Last Day of the Sweet 16

The Writers

3 – Lisa Sharon Harper – Left, Right, & Christ
“Justice is the image of God flourishing on earth. Justice is all humanity having the liberty to exercise God’s kind of dominion. Justice is right relationship between men and women, humanity and the rest of creation, all of creation and life, and humanity and the systems that govern us. Justice is present when these relationships are as they should be.”

Vs.

2 – Tony Jones – Did God Kill Jesus?
“To whom should we listen? The loudest voices? The most educated? The formerly marginalized? The formerly powerful? Those with the most retweets? Those who have traditionally spoken for God are now looked at with distrust by many people, and with good reason. Too often they’ve used their Christian platform for political and military gain. They’ve forgotten that the story of God, exemplified in Jesus, is an abdication of power. It’s a story of self-limitation and humility. It’s a story lived in solidarity with those at the margins. To whom should we listen? To Jesus on the cross.”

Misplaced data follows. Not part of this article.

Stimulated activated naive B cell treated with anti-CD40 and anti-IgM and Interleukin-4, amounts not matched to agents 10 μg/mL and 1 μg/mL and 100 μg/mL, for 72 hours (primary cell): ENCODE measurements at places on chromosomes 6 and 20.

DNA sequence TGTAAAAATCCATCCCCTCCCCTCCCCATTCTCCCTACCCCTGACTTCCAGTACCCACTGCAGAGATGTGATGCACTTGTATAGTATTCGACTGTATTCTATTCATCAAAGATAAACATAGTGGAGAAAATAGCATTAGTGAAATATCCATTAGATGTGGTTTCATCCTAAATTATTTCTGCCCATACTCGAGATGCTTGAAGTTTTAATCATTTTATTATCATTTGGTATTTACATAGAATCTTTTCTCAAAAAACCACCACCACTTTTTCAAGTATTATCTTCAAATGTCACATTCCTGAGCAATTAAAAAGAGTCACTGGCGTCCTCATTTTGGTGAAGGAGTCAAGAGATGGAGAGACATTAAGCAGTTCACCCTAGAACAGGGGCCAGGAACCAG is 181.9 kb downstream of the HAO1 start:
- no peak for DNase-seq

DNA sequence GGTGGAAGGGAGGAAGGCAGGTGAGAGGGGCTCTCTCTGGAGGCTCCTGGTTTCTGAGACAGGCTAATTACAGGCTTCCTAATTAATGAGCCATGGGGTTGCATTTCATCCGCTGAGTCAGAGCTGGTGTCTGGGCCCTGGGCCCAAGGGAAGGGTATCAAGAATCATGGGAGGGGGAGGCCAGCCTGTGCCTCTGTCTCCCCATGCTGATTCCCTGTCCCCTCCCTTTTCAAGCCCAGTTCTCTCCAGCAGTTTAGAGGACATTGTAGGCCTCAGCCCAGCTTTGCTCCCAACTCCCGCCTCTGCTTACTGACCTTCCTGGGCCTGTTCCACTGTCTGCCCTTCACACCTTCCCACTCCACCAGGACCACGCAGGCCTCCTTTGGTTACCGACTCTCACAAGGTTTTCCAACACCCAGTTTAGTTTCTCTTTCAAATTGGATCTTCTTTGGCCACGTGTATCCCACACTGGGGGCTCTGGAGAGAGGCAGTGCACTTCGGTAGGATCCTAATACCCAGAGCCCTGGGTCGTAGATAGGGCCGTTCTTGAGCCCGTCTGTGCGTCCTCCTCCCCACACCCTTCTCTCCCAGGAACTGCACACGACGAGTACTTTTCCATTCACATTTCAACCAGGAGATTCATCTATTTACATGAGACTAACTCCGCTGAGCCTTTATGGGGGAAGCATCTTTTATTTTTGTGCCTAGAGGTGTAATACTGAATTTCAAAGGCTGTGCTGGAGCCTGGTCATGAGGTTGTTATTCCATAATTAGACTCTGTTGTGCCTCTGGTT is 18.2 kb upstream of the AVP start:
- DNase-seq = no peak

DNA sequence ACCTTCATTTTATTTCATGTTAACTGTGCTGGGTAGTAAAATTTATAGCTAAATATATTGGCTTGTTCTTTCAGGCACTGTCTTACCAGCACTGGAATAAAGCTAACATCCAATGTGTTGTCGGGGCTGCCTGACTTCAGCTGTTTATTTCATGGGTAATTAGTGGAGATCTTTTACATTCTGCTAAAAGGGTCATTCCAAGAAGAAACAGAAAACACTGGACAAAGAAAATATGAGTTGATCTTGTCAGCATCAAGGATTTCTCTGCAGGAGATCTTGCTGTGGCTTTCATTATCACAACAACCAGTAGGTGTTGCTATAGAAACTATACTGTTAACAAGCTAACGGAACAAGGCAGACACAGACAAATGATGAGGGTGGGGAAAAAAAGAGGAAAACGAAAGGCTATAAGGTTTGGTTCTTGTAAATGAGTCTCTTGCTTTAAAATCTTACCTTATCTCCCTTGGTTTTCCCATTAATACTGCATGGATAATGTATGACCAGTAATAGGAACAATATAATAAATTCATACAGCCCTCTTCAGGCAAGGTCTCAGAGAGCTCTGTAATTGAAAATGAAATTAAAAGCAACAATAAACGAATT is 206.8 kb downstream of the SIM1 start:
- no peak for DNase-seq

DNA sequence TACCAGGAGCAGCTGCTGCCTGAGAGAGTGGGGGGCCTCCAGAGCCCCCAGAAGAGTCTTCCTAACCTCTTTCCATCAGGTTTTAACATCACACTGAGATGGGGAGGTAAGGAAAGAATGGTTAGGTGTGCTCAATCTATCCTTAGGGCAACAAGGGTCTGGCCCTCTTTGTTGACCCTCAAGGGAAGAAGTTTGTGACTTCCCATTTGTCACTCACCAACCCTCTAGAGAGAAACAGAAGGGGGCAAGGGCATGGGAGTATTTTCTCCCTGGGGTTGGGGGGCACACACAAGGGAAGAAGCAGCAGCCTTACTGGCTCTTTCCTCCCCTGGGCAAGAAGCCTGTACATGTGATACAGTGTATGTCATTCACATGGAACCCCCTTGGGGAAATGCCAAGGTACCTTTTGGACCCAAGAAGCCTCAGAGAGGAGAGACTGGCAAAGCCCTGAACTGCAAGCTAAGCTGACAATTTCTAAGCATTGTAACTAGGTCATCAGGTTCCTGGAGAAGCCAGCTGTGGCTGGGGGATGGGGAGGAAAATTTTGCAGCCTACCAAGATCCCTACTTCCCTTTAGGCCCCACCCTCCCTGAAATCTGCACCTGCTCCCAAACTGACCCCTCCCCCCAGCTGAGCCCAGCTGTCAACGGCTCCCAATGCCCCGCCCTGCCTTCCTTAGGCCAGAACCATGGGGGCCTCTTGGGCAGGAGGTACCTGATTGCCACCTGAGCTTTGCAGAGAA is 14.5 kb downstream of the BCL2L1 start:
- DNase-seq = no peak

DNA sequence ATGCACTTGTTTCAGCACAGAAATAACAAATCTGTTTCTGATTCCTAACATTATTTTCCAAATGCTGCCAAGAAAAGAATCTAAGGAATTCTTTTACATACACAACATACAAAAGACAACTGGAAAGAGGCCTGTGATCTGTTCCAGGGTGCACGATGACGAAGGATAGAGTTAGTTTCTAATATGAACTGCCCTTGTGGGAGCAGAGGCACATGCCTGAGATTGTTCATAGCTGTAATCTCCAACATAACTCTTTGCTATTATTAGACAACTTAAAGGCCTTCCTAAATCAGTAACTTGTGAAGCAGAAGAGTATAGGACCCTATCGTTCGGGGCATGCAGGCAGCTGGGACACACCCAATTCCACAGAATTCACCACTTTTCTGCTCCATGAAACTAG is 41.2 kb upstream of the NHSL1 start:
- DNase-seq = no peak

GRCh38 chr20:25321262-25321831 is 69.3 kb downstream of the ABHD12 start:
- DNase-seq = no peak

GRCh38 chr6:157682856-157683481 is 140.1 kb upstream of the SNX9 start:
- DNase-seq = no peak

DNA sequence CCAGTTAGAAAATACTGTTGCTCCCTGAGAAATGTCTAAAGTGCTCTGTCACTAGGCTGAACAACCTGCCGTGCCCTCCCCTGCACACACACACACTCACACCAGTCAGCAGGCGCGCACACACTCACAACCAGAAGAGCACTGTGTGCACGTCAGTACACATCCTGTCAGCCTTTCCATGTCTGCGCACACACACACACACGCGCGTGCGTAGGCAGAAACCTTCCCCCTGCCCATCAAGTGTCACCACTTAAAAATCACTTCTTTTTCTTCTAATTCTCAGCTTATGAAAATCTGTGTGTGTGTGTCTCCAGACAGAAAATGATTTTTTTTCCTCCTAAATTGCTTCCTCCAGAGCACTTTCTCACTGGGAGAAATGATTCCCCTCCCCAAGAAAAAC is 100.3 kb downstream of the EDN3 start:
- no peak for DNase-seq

Church Voices

3 – Jim Wallis
“Two of the greatest hungers in our world today are the hunger for spirituality and the hunger for social change. The connection between the two is the one the world is waiting for, especially the new generation. And the first hunger will empower the second.”

Vs.

2 – Amy Butler
“Consider: Jesus says, “If someone strikes you on the right cheek, turn the other also.”  In Jesus’ day, use of the left hand was only for unclean tasks; you’d only use your right hand in polite company.  If you want to hit someone, you used your right hand.  And if you wanted to hit someone to degrade them, you’d use a backhand blow.  Walter Wink says “The backhand was not a blow to injure, but to insult, humiliate, degrade.  It was not administered to an equal, but to an inferior.  Masters backhanded slaves; husbands, wives; parents, children; Romans, Jews.  The whole point of the blow was to force someone out of line back into place.” So—stay with me here—if someone hit you like that on the right cheek and you turned your left cheek awaiting another hit, the person hitting you would be forced to use a fist, not a backhanded slap.  But only equals fought with fists.  By turning the cheek you were saying to your oppressor: I am a person, too.  I am the same as you.”

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